Queensland's Electric Vehicle Game Plan: Charging Stations Every 150 Kilometres
Queensland's Electric Vehicle Game Plan: Charging Stations Every 150 Kilometres

Queensland’s Electric Vehicle Game Plan: Charging Stations Every 150 Kilometres

October 28, 2023

A $42 Million Pledge: Queensland’s Electric Ambitions

Alright, folks, let’s talk about something electrifying—Queensland’s big move in the electric vehicle (EV) arena. The state government is putting its money where its mouth is with a $42 million investment to set up 2,500 EV charging stations over the next three years. That’s a charging station every 150 kilometres, making it easier for you to go electric and stay charged.

But wait, there’s more. They’re also launching a trial for charger banks at public transport station car parks in Coomera and Eight Mile Plains. So, you can hop on the train to work and come back to a fully charged car. How’s that for killing two birds with one stone?

Public Transport and Zero Emissions: A Two-Pronged Approach

Transport Minister Mark Bailey is super keen on this. He’s not just talking about EVs; he’s talking about a greener future with more public transport and zero-emission vehicles. “This is Queensland leading the charge—literally,” he quipped. The plan is to pepper these charging stations across various public spots, from hospitals to TAFEs and even theatres.

Energy Minister Mick de Brenni is on the same page. He’s all about “strategic placement” of these charging stations. It’s not just about having them; it’s about having them where they’ll do the most good. That’s some next-level planning, if you ask me.

The Catch: Not All Chargers Are for Public Use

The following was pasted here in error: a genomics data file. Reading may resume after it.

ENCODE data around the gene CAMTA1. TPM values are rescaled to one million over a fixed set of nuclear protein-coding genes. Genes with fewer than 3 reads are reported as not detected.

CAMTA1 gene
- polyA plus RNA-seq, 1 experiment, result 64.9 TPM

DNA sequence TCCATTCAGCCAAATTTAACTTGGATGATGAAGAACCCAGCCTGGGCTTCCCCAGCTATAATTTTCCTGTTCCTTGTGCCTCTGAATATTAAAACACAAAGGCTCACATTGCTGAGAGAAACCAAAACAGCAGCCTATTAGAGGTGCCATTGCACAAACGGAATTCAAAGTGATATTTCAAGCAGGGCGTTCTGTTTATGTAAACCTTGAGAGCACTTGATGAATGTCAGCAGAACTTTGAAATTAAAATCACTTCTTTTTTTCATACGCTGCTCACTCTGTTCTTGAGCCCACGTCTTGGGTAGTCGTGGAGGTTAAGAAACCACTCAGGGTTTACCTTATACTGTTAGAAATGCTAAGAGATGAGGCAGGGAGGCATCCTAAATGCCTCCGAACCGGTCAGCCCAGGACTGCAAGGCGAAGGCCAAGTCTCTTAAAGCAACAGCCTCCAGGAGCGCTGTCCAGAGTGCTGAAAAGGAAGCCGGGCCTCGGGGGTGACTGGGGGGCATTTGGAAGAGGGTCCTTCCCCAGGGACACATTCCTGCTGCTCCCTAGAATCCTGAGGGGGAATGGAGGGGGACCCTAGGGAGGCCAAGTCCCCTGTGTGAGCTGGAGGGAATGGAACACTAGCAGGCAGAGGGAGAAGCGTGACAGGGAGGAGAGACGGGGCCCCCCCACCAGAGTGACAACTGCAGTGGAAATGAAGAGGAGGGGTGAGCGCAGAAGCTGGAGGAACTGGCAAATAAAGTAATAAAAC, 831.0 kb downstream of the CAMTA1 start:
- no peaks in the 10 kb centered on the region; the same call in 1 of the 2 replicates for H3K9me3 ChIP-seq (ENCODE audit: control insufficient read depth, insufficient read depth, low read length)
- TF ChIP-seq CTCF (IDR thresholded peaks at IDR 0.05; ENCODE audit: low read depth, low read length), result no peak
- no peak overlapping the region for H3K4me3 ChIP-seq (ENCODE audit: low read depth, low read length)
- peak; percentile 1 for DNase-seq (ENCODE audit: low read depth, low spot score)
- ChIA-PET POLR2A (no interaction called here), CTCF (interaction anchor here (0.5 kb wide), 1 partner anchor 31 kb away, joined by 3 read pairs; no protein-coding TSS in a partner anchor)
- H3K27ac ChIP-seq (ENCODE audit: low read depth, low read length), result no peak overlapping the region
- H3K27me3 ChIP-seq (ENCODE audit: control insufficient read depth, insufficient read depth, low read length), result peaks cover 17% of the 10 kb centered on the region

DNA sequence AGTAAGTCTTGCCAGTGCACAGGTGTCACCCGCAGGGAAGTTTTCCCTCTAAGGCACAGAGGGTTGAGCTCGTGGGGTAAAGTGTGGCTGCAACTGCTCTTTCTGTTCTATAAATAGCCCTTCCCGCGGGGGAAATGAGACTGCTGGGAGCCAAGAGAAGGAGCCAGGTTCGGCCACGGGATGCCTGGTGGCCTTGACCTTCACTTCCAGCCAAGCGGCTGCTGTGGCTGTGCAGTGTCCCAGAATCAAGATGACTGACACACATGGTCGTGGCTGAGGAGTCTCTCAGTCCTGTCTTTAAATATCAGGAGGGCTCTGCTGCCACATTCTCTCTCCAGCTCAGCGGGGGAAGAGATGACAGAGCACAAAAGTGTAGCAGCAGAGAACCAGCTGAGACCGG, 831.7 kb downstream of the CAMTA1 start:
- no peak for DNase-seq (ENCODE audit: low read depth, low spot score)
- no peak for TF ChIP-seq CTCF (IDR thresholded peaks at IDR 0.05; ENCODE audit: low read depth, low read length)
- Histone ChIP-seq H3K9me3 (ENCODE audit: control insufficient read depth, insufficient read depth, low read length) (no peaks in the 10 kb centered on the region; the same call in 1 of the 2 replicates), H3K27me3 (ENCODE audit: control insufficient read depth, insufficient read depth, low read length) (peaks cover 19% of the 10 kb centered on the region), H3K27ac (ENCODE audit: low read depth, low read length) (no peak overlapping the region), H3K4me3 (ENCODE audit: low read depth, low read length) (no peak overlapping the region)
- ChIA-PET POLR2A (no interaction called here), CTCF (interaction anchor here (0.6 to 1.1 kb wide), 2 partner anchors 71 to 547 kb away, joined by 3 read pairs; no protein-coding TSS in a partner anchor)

Now, let’s not get ahead of ourselves. Not all of these shiny new chargers will be up for public grabs. A good chunk of them is reserved for Q-Fleet, the state government’s vehicle fleet, which is going all-electric by 2026. But fear not, at least 500 of these stations will be open for public use.

Justine Douglas, an electric car owner from Brisbane, is stoked about this. “Knowing that there are chargers all over the state is a game-changer,” she said. And she’s not alone. Experts reckon this move will give current and potential EV owners the confidence to take longer trips without the dreaded range anxiety.

Long Journeys and Apartment Living: Who Stands to Gain?

Andrea La Nauze, a researcher from the University of Queensland, has been studying how people use EV chargers. She believes this initiative is a big win, especially for those planning longer journeys. “This will definitely ease the minds of people worried about running out of juice in the middle of nowhere,” she said.

Jake Whitehead from the Electric Vehicle Council also chimed in. He thinks the availability—or the perception of availability—of charging stations could be the tipping point for people considering going electric. “Sometimes it’s a mental barrier, but this plan should help break it,” he noted.


  1. What’s the Deal with Queensland’s EV Charging Plan?
    • The state is investing $42 million to set up 2,500 EV charging stations over three years.
  2. Will All These Chargers Be Open to the Public?
    • Nope, but at least 500 will be, so that’s something.
  3. What’s the Government’s Endgame Here?
    • They’re pushing for more public transport usage and zero-emission vehicles.
  4. How Does This Affect Long-Distance Travel?
    • It’s a confidence booster. More chargers mean less range anxiety.
  5. Any Perks for Apartment Dwellers?
    • Absolutely, more public chargers mean you don’t need a home setup to own an EV.

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